Last updated: November 24, 2009 6:51 pm

Brussels drops Qualcomm antitrust probe

Europe’s top competition regulator has ended a four-year inquiry into patent royalty rates charged by Qualcomm after the remaining companies that had brought a complaint against the US mobile chipmaker withdrew.

European Commission officials said on Tuesday that they had “committed time and resources to the investigation in order to assess a complex body of evidence,” but had not reached any formal conclusions.

“All the complainants have now withdrawn or indicated their intention to withdraw their complaints and the commission has therefore to decide where best to focus its resources and priorities,” they said in a statement. “In view of this, the commission does not consider it appropriate to invest further resources in this case.”

The EU probe, which began in 2005, followed a complaint by Nokia, Broadcom, Texas Instruments, Ericsson, NEC and Panasonic Mobile Communications. This alleged that San Diego-based Qualcomm had refused to license patents to chipset competitors “on fair, reasonable and non-discriminatory terms,” while “offering lower royalty rates to handset customers who buy chipsets exclusively from Qualcomm”.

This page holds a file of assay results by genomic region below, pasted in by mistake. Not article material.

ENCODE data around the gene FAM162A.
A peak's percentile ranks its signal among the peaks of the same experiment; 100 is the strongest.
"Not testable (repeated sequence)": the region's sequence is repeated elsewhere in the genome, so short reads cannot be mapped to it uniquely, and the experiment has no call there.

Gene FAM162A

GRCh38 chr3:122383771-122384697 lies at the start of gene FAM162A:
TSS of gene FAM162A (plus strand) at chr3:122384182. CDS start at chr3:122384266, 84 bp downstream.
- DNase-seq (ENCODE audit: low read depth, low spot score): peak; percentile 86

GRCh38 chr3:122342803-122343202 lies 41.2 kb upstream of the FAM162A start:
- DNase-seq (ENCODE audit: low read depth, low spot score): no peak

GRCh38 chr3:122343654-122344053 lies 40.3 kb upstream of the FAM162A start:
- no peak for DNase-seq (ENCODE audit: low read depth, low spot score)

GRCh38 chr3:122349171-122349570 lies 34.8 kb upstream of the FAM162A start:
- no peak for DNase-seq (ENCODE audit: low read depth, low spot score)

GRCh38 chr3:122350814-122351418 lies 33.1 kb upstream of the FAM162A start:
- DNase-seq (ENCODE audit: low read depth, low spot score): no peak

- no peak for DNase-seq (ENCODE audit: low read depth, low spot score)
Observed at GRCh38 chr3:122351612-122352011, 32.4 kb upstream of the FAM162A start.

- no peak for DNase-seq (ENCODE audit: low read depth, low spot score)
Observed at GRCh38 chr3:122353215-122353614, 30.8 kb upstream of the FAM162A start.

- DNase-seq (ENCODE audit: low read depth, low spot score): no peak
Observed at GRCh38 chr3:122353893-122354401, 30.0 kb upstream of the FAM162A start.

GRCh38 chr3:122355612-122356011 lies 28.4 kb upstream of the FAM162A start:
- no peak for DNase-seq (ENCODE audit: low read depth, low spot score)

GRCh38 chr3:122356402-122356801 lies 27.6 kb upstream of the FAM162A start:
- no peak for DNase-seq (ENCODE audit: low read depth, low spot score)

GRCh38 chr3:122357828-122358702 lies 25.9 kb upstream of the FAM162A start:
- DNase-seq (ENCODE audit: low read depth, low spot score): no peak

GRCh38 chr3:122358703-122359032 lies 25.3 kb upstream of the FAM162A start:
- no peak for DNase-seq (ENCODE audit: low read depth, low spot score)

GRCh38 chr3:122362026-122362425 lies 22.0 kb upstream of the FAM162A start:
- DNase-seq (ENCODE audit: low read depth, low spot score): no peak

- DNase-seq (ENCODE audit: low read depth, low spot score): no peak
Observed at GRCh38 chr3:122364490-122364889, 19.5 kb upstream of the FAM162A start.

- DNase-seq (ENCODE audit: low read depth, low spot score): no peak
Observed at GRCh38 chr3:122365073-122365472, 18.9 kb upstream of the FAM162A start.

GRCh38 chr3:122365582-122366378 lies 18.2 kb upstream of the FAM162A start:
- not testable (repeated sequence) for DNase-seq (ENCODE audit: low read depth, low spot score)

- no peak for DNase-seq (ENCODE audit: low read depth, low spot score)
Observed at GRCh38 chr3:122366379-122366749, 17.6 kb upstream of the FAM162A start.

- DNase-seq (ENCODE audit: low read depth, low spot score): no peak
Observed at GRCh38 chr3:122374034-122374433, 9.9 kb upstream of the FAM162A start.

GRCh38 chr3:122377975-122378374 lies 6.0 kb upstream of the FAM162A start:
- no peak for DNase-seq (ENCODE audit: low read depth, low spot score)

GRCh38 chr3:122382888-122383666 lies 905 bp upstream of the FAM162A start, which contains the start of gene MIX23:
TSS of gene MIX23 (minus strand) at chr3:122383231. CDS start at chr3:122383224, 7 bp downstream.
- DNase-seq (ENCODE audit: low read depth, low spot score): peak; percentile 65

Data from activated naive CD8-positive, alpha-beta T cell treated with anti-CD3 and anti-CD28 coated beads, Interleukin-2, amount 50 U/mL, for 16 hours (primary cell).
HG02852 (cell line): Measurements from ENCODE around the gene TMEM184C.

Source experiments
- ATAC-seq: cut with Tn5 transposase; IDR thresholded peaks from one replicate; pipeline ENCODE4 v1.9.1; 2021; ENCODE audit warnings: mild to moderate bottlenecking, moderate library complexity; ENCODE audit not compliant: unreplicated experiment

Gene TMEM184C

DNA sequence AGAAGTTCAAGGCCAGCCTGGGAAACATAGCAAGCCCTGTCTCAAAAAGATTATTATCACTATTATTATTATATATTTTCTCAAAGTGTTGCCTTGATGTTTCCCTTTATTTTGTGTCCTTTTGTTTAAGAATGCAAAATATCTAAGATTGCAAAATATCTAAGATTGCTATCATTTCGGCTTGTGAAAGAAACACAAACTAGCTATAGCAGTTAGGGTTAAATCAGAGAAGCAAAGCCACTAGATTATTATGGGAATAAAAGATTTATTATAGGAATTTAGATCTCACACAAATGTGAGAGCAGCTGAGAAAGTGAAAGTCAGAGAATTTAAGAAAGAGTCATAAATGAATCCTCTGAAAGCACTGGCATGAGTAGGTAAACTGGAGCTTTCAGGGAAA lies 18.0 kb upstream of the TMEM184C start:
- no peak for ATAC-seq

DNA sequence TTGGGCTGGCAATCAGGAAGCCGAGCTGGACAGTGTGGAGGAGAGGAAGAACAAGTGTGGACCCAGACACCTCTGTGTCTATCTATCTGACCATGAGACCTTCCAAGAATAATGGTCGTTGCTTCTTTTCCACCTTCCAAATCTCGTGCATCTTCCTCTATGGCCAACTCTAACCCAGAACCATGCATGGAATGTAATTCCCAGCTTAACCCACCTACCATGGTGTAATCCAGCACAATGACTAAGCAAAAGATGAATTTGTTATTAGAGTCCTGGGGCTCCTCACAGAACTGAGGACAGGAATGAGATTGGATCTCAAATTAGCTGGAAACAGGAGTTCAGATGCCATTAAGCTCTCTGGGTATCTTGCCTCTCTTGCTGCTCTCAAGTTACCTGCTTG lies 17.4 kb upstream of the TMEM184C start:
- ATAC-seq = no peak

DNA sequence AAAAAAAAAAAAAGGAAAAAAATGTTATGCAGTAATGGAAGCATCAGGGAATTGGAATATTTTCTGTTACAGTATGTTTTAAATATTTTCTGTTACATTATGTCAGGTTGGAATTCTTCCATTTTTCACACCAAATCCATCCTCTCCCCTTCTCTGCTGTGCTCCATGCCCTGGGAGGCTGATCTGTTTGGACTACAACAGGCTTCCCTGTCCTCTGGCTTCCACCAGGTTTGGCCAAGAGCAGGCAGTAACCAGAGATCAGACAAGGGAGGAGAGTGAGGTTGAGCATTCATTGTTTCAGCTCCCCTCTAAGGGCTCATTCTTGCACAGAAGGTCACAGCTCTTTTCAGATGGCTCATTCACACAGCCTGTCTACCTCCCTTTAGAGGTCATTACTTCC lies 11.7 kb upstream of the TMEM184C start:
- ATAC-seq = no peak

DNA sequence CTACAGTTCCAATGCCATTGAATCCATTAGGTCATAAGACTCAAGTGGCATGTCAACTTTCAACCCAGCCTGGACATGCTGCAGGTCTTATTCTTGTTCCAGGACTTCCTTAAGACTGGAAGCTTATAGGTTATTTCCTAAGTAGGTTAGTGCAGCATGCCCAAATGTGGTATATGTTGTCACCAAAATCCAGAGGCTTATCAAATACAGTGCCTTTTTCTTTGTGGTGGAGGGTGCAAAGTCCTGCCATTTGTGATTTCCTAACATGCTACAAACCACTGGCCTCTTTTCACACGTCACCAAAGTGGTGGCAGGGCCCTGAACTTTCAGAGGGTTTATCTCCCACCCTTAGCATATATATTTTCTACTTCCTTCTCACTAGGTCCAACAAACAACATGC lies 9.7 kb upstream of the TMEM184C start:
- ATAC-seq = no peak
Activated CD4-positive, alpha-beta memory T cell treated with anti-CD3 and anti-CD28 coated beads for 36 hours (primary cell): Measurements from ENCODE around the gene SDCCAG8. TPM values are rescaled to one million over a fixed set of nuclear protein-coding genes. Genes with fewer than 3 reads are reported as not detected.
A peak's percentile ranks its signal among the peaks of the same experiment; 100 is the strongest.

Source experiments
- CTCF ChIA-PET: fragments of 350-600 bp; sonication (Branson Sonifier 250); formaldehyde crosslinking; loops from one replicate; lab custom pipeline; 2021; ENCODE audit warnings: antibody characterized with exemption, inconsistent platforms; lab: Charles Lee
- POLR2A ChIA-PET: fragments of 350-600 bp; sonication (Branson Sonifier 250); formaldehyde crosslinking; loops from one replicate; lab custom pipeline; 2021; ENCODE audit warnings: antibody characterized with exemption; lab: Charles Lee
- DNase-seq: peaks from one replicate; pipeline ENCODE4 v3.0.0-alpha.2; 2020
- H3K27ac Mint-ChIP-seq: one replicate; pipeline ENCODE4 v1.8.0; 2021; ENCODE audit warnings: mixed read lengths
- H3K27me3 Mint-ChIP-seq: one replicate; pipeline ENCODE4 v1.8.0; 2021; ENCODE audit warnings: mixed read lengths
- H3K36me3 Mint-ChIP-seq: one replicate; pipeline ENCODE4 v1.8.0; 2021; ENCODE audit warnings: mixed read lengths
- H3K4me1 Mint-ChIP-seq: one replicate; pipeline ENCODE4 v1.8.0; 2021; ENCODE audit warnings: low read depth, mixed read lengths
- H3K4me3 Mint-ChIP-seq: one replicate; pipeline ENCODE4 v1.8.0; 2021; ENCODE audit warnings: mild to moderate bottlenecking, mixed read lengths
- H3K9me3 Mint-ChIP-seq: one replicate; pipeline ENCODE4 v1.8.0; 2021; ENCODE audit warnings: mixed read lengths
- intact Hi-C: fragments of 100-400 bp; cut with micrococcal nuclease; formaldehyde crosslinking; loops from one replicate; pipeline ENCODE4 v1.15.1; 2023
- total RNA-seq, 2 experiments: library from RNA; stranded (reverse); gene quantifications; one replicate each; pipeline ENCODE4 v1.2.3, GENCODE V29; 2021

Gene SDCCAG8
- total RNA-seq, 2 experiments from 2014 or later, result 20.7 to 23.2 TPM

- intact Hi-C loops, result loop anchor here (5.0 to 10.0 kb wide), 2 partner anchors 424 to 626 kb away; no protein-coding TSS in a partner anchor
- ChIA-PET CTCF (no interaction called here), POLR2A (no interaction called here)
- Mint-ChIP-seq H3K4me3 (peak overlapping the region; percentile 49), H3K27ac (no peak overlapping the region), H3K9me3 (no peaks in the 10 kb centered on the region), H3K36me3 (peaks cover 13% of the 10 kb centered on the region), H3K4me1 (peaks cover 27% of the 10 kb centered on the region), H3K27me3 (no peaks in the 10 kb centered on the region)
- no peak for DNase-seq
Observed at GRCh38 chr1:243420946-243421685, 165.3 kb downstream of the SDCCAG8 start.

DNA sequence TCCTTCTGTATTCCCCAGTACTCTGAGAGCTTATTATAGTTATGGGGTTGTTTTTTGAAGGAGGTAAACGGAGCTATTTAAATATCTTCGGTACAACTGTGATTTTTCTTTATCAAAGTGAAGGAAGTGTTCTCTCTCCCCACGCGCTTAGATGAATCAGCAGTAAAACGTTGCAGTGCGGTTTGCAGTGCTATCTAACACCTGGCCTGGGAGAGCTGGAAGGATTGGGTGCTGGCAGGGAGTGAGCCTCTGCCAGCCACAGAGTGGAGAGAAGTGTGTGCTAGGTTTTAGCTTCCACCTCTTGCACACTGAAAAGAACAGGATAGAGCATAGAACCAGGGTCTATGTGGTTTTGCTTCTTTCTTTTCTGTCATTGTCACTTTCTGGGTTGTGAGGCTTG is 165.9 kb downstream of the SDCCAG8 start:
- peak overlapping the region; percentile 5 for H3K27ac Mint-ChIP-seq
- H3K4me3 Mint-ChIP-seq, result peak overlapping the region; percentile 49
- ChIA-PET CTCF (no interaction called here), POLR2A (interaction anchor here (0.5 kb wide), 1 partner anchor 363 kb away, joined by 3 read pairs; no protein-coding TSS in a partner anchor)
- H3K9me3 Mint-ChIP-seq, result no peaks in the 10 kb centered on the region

The complainants had argued that Qualcomm’s technology played less of a role in 3G than in the previous mobile phone generation and therefore its royalty rates should be lower.

But two of the complainants – Nokia and Broadcom – soon withdrew their objections after reaching settlements with the chipmaker.

This year, the remaining complainants won favourable decisions from the Japanese and South Korean competition authorities, with Seoul imposing a record fine of just over $200m on Qualcomm.

However, the issues and technologies involved were not identical to the EU case and Qualcomm is contesting both the Asian rulings.

There has been a lot of speculation over whether the EU authorities were as willing to pursue the case as their Asian counterparts. Neelie Kroes, the EU competition commissioner, is believed to have called a rarely used panel to review the situation.

Frustration at the lack of progress in Europe – and the hope of greater success in other jurisdictions – seems to have led the remaining companies to withdraw their EU complaint, although no official reason was given.

Ericsson said only that “after success in Korea and Japan, Ericsson withdraws its complaint with the European Commission”.

But Ericsson did signal that it hoped action by other parts of the commission might prove more productive – such as an industry directorate white paper on modernising information communication technology standardisation in the EU.

Qualcomm said it was “extremely pleased” with the outcome.

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